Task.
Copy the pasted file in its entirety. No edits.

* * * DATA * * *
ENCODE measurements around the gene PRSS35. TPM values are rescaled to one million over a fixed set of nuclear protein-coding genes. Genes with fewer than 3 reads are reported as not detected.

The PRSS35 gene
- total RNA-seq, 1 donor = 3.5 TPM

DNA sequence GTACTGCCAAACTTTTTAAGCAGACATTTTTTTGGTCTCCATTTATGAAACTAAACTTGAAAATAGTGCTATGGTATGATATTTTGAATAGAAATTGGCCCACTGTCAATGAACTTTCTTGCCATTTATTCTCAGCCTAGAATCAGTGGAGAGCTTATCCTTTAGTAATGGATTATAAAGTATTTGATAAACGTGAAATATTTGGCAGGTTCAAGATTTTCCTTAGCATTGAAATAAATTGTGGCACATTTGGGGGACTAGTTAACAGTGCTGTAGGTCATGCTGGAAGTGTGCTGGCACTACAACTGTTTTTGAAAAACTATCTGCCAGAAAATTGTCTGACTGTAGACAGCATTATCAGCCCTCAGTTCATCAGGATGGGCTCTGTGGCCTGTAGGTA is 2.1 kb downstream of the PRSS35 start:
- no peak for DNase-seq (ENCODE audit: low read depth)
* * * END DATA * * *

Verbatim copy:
ENCODE measurements around the gene PRSS35. TPM values are rescaled to one million over a fixed set of nuclear protein-coding genes. Genes with fewer than 3 reads are reported as not detected.

The PRSS35 gene
- total RNA-seq, 1 donor = 3.5 TPM

DNA sequence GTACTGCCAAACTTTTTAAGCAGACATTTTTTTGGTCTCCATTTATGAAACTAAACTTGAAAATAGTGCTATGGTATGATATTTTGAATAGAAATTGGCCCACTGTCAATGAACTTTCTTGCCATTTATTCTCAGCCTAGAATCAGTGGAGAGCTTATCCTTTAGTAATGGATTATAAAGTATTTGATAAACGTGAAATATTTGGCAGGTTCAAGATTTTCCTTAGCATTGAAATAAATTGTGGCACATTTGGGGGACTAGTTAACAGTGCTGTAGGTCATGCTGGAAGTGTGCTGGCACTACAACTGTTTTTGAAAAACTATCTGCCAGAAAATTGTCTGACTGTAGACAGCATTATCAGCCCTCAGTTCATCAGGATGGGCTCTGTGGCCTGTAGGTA is 2.1 kb downstream of the PRSS35 start:
- no peak for DNase-seq (ENCODE audit: low read depth)